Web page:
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Insurgents killed U.S. soldier, Iraqi officials say

  • Story Highlights
  • Iraqi officials say deadly shooting was the work of terrorists, not police
  • U.S. soldier, Iraqi interpreter were killed Tuesday at police station in Mosul
  • Maj. Gen. Hussein Ali Kamal: Iraqis searching for two suspects
  • Conflicting reports have emerged from U.S., Iraqi officials about the shooters, victims
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BAGHDAD, Iraq (CNN) -- Insurgents dressed as Iraqi police officers shot and killed a U.S. soldier and an interpreter Tuesday afternoon in the northern Iraqi city of Mosul, Iraqi officials said Wednesday.

The shooting took place at about 2 p.m. Tuesday at a police station in Mosul where U.S. troops and Iraqi officers were meeting, U.S. and Iraqi sources said.

There have been conflicting reports from the U.S. and from Iraqi officials about who was responsible for the attack, how many people died and how many were injured.

Initial reports by the Iraqi Interior Ministry suggested four U.S. soldiers and their interpreter were killed. Later the U.S. military said the four were wounded, and that one interpreter died from his injuries, the military said.

Iraqi officials first said on Tuesday that police officers were the attackers, according to a spokesman for Iraq's Interior Ministry, Maj. Gen. Abdul Karim Khalaf.

Another official, Maj. Gen. Hussein Ali Kamal, described the attack as the work of a "terrorist operation." He said that authorities were searching for two suspects.

The U.S. military statement said that in addition to one Iraqi translator being killed, another interpreter was wounded. All the injured were taken to a combat support hospital, the military said.

An investigation has been launched into the attack, the U.S. said in a written statement.

Meanwhile, an Arab lawmaker linked to attacks in Iraq has been prevented from leaving the country. Mohammed al-Daini was prevented from traveling to neighboring Jordan on Wednesday and the flight he was on was turned back, a security official at Baghdad International Airport told CNN.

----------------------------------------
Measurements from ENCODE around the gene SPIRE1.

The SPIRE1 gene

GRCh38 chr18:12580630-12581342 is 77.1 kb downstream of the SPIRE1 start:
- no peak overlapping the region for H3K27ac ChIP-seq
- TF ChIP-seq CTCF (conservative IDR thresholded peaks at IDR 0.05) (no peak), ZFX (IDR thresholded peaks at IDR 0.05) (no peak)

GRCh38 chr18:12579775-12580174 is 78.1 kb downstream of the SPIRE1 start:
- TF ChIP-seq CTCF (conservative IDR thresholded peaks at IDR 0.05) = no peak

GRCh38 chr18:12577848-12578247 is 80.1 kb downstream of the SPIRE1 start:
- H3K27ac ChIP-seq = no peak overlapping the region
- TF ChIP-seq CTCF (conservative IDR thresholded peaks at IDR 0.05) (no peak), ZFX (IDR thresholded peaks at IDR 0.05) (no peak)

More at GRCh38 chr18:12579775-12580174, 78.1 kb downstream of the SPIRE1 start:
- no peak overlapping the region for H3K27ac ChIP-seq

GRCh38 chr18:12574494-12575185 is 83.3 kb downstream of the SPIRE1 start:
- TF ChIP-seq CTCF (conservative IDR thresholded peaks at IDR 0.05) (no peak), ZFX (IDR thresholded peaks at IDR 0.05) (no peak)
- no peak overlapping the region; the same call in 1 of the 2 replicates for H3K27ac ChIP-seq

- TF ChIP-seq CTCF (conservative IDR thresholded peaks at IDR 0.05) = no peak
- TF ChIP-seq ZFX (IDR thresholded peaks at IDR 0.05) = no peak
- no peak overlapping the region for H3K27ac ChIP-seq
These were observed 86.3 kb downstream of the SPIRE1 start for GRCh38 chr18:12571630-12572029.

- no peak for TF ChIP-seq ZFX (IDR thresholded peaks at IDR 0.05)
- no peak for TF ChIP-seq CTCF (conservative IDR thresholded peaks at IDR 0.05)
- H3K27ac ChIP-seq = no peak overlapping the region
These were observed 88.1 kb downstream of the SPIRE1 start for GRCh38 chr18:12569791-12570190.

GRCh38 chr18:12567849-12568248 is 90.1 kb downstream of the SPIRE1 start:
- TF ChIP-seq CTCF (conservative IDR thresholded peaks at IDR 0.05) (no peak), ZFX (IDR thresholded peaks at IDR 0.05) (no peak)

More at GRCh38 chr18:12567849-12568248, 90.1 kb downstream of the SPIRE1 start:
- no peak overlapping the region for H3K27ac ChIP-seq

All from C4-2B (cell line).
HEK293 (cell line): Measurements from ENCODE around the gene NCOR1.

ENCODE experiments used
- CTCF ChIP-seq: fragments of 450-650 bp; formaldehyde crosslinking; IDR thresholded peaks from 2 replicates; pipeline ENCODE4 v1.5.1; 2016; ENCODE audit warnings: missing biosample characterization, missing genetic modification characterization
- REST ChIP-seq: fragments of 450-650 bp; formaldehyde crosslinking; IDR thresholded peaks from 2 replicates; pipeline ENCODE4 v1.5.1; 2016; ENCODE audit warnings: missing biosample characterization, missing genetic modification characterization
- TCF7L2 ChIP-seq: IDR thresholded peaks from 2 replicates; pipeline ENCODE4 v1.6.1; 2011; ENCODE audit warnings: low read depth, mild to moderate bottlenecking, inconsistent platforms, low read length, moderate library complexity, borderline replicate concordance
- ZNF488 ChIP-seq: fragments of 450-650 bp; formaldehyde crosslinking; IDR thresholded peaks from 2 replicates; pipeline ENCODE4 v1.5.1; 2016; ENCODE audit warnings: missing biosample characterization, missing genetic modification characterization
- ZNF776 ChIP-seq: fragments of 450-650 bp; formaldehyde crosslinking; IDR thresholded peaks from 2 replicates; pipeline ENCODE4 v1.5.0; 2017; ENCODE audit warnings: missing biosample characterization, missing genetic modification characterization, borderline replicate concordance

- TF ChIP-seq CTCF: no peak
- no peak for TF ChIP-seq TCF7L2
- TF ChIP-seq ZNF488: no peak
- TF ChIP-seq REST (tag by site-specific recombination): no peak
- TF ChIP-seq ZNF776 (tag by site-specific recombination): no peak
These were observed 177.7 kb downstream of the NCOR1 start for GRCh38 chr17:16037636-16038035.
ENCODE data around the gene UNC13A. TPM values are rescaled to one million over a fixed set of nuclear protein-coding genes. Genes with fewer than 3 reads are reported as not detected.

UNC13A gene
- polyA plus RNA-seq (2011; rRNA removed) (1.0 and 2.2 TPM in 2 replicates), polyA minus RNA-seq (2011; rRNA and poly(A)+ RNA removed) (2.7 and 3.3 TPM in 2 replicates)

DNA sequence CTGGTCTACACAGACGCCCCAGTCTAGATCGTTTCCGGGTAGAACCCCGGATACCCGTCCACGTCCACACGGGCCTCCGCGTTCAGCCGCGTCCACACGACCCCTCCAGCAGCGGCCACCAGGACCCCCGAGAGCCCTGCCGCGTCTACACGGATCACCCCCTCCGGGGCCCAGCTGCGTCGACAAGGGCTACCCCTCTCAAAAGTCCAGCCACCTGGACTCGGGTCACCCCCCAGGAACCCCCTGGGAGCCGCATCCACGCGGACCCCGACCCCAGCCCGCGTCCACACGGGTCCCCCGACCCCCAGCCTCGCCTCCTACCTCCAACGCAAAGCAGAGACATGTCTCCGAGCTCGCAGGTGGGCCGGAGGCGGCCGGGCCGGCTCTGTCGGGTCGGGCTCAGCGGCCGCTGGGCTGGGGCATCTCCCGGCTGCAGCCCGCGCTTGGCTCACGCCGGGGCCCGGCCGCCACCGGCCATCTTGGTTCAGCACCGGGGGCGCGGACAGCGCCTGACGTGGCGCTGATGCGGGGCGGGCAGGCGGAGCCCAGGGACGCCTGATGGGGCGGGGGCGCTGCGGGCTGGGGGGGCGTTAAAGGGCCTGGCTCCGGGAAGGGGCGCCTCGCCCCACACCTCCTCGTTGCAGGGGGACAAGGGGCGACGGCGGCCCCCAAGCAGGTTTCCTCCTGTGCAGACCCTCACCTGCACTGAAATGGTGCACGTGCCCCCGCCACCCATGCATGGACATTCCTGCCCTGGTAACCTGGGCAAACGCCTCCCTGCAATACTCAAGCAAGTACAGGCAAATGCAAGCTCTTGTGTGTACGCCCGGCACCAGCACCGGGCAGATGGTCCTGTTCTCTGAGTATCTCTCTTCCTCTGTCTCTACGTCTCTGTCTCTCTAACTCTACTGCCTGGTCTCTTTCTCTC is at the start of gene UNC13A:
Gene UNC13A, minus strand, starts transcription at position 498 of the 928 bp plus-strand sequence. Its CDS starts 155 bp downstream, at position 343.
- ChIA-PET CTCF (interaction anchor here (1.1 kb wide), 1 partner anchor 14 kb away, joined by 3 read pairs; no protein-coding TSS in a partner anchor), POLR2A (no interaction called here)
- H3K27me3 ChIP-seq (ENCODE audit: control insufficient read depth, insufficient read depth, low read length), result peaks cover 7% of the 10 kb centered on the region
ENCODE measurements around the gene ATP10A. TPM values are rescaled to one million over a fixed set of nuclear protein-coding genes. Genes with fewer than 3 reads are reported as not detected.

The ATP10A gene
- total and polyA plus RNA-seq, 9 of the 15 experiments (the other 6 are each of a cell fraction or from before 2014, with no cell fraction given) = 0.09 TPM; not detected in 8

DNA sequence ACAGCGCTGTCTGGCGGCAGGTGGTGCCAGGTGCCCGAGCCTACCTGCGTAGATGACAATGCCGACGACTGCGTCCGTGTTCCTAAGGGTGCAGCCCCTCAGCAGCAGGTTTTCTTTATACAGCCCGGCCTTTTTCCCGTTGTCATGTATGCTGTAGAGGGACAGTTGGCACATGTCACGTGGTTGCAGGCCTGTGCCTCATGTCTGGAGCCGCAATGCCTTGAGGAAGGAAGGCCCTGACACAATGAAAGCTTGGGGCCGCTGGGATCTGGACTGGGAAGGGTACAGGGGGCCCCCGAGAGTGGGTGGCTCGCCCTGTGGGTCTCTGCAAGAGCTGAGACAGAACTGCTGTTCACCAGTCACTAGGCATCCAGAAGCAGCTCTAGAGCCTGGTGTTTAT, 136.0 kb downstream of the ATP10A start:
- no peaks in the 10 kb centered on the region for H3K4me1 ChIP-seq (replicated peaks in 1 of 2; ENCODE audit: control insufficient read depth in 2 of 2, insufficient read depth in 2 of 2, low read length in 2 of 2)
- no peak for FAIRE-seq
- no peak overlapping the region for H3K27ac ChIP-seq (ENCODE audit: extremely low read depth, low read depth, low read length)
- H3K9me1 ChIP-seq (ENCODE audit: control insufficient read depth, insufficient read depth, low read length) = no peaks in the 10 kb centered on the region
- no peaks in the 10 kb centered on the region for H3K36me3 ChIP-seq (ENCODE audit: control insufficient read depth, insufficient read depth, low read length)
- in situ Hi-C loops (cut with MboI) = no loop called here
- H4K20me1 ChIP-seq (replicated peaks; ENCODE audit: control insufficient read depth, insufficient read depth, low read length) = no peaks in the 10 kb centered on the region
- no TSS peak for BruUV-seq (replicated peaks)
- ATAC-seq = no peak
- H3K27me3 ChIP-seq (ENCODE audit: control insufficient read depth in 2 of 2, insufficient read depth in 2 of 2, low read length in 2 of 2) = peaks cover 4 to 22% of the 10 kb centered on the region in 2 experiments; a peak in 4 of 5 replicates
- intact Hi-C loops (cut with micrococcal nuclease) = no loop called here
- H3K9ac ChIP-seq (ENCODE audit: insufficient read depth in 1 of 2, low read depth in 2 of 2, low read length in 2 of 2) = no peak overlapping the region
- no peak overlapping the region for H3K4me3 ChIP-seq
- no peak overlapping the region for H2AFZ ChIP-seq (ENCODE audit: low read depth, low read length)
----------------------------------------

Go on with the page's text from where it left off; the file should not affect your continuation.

The official said the order for the Iraqi Airways flight to return was based on the government orders banning al-Daini from leaving the country now. He said al-Daini was not arrested because there is no arrest warrant, just the travel ban.

Iraqi authorities on Sunday linked al-Daini to a series of attacks and insurgent plots, including an April 2007 bombing that killed two of his own colleagues.

Al-Daini denied the allegations in a televised statement and accused the government of "political blackmail." But an Iraqi military spokesman showed videotaped statements from al-Daini's bodyguards that appeared to implicate him in the plots.

Al-Daini is a member of the Sunni-led National Dialogue Front, which holds 11 seats in Iraq's 275-member parliament.

The party is led by Saleh Mutlaq, an outspoken critic of Prime Minister Nuri al-Maliki's Shiite-dominated government.

Though Iraqi lawmakers have immunity from prosecution, security forces tried to arrest al-Daini at the Al-Rashid Hotel in Baghdad's Green Zone on Sunday, a hotel official told CNN.

Al-Daini was not at the hotel so no arrest was made.

CNN's Jomana Karadsheh contributed to this report.

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